Facts about Geronimo
Geronimo, also known as Goyahkla or Goyathlay, was the leader of a band of Chiricahua Apache who fought the United States takeover of their land in the late 19th century.
Geronimo’s surrender in 1886 marked the end of so-called “Indian Wars” fought as citizens of the United States invaded lands occupied by the indigenous population.
He was known as a special case among his people, and didn’t become a fierce warrior until after his wife, mother and children were murdered by Mexican soldiers in 1851.
For many years he raided and attacked U.S. and Mexican troops as the Apache lands were encroached upon. Over the years he was captured and escaped a few times, and in 1886 he finally agreed to surrender to the United States.
Geronimo and his people were moved from Arizona to Florida; the men and women separated, and children over twelve were sent to school in Pennsylvania (where many died from tuberculosis). The Chiricahuas tried to make a go of it on the land, but didn’t get the assistance that had been promised them by the Americans.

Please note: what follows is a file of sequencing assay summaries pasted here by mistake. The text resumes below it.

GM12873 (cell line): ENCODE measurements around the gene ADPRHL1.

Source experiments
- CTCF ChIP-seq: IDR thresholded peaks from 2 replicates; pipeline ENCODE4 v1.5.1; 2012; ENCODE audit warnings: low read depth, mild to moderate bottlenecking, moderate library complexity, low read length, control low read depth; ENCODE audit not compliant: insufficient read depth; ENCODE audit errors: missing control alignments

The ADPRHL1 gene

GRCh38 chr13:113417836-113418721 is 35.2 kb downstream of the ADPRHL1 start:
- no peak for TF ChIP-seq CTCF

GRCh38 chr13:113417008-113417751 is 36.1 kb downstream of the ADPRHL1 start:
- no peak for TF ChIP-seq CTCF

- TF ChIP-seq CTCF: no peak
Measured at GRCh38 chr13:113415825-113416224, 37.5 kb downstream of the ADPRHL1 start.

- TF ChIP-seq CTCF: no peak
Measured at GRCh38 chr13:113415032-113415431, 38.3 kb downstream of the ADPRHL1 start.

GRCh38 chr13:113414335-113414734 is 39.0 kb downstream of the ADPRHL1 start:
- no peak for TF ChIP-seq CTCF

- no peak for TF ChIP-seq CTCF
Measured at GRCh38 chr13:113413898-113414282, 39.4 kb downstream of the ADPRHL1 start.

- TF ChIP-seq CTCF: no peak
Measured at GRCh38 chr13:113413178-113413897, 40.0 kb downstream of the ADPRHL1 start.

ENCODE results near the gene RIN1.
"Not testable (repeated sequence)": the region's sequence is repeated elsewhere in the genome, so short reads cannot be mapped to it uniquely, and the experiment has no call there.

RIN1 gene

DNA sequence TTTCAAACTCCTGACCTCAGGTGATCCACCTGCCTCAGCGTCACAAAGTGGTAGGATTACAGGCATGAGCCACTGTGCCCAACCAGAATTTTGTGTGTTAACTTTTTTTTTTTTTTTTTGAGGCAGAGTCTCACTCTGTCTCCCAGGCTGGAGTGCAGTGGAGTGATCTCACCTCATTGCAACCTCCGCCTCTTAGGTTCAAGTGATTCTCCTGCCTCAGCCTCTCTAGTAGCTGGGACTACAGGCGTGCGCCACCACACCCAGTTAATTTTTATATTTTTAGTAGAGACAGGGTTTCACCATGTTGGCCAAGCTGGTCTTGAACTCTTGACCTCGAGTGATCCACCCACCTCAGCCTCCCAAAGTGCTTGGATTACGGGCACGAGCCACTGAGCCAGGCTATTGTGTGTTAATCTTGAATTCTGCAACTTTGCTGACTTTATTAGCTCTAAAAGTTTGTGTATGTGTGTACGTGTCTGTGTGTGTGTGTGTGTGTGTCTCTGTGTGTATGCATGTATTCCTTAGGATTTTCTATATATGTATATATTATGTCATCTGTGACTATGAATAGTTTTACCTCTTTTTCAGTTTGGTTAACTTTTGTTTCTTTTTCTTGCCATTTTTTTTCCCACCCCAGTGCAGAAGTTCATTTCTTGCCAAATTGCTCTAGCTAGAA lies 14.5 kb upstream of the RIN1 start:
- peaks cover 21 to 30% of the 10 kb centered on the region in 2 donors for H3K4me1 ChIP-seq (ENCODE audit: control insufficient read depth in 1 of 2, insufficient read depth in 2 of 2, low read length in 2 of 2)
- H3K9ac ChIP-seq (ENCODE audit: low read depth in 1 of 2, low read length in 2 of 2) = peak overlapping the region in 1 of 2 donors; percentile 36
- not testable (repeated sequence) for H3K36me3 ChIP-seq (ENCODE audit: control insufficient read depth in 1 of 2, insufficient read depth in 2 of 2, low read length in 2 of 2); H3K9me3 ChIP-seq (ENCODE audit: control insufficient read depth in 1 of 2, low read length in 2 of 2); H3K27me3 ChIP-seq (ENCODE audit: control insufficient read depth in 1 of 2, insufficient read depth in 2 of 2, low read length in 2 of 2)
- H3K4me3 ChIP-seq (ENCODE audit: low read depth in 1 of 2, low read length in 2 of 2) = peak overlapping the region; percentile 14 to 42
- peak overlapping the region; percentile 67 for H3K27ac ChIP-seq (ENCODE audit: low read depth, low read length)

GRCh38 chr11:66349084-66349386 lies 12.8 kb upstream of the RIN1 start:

The United States held Geronimo as prisoner for the rest of his life. A national celebrity for his “savage” war on Americans, Geronimo was allowed to sell souvenirs, perform in Wild West shows, publish an autobiography and attend the 1905 inauguration of Teddy Roosevelt. He was not allowed to return to his homeland and was kept under military guard until he died from pneumonia at almost 80 years old.
Something in Common with Geronimo
4 Good Links
- Nicely detailed and illustrated bio
- Good half-hour video documentary
- The National Park Service version of events
- Hour-long documentary from 2007 with more depth